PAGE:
Life has indeed survived – and in fact thrived – in the Chernobyl area. Wolves, fox, wild boar and other animals are multiplying and taking back what other aspects of nature are as well. Humans can not survive well in the area surrounding Chernobyl. 3,500 residents refused to leave in 1986 or returned to live in the area in that year and today only 400 remain alive.
What strikes me most about this website are not these facinating facts, but the very human photos and accounts of this woman’s journeys. Her first language is obviously not English, but she is able to bring forth very strong emotions with her words. Her photos are even more powerful, capturing so much about this place filled with lives abandoned or ruined.
I highly recommend you take the journey this website offers. It’s profoundly moving and informative. I’d dare say it’s the most exciting website I have visited in the past year. It creates an atmosphere that doesn’t need the enhancement of a fancy layout or short-term gimmick to make it memorable. Its content will draw you in and have a far greater impact than most sites can offer.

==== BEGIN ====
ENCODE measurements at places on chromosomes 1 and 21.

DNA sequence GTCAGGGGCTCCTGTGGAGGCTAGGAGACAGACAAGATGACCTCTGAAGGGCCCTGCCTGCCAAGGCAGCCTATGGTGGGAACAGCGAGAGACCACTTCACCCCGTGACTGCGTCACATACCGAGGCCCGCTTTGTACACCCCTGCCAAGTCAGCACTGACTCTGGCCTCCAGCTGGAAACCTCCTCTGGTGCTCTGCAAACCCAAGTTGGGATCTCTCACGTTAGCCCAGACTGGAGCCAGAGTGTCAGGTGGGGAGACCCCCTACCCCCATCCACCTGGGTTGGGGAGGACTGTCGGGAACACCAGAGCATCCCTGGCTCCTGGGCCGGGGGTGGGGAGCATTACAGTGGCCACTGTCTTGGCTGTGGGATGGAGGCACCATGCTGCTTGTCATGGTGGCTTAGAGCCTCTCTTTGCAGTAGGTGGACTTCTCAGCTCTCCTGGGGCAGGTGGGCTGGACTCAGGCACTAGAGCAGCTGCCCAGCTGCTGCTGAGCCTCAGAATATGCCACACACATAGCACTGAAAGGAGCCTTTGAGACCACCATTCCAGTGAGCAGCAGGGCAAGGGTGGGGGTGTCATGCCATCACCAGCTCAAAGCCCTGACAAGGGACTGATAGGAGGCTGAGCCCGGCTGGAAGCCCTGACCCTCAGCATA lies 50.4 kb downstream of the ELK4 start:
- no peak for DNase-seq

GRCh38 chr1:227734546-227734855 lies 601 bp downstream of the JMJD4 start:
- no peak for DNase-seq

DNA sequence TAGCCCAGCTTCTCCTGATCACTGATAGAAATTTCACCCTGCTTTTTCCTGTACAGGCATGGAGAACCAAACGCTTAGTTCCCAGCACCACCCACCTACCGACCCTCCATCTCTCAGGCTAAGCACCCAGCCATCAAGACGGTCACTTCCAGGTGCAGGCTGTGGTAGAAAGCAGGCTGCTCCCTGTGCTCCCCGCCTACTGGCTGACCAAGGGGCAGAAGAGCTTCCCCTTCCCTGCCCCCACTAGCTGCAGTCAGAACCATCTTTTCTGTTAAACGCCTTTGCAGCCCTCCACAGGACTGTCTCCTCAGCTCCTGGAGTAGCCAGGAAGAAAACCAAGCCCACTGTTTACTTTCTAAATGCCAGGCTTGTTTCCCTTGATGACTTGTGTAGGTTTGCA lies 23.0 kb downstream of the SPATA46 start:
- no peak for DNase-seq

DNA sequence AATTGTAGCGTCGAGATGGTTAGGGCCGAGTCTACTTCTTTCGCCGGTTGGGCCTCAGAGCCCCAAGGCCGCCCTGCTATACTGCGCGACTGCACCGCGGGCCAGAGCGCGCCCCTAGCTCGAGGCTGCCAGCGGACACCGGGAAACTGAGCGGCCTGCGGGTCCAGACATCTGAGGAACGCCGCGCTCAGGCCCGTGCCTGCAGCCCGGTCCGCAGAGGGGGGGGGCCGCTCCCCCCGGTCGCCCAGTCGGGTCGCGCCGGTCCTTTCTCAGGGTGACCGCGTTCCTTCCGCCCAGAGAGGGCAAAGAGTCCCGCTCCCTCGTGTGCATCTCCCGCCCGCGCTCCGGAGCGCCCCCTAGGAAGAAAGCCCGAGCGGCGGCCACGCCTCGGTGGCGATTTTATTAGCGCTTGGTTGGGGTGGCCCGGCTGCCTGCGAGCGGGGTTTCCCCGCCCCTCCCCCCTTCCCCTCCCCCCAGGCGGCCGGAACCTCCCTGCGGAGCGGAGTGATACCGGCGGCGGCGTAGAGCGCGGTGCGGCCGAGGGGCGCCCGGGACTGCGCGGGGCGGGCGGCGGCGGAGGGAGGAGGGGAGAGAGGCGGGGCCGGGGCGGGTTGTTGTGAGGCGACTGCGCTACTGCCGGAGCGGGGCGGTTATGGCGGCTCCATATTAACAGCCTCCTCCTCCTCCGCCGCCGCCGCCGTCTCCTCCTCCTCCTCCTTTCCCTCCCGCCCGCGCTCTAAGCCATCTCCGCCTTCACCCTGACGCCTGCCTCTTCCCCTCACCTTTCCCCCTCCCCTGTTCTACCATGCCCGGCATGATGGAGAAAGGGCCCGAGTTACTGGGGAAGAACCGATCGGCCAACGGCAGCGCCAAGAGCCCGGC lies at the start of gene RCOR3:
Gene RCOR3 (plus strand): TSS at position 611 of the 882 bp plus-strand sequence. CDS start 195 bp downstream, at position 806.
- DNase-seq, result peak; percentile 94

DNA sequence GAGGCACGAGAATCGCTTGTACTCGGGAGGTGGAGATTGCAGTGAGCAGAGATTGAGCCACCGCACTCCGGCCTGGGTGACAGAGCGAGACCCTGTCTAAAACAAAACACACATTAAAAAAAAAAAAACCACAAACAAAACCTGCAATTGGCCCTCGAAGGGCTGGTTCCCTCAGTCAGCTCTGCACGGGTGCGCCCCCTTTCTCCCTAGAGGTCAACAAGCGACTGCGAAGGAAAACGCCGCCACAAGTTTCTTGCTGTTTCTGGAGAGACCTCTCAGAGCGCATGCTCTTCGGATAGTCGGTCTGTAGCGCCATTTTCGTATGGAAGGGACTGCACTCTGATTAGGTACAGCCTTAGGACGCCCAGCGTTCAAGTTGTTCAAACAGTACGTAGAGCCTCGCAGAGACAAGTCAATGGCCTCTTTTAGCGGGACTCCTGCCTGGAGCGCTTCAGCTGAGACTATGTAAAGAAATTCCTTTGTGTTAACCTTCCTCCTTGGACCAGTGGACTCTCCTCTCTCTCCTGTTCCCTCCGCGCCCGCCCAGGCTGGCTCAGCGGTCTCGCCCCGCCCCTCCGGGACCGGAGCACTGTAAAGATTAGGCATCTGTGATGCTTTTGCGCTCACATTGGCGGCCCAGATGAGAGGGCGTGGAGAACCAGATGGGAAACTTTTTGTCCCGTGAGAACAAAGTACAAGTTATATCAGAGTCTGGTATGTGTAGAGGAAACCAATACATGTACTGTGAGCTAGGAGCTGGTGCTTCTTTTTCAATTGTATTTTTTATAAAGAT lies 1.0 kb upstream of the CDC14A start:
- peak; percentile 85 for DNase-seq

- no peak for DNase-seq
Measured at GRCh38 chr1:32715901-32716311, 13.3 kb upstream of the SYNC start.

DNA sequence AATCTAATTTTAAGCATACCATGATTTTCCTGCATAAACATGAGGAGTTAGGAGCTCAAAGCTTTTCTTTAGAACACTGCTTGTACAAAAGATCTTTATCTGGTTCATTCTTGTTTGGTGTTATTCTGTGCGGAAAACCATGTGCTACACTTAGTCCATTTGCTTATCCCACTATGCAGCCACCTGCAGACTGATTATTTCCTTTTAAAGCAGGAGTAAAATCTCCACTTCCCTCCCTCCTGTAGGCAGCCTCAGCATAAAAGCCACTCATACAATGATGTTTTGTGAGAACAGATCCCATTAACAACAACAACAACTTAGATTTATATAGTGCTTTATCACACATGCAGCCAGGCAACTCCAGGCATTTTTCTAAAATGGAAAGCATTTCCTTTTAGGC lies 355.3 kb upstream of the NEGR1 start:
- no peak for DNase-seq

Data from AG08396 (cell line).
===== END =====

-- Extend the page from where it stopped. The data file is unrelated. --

While reading this site, I put on Strawberry’s “Kiev Trains”, a song about Chernobyl. Knowing the inspirations and histories behind the songs Deidre Smith (Strawberry, Brokehearts, Valley of the Giants, and The Squarewaves’ principle songwriter) has written adds an immense amount of understanding and enjoyment of her music for me. *(This song, however, was written by Scott, who let me know this. I should have checked the liner notes so I’d have known that. He said of the song, “There was an article in the newspaper describing cleanup after the accident. For that job workers were given subway tokens as compensation. This seemed bizarre and symptomatic of thoughtless governmental behaviour.”)* Especially having read this personal and informative account of Ghost Town, “Kiev Trains” stands as one of my all time favourite songs. I’m increasingly looking forward to hearing new material from The Squarewaves.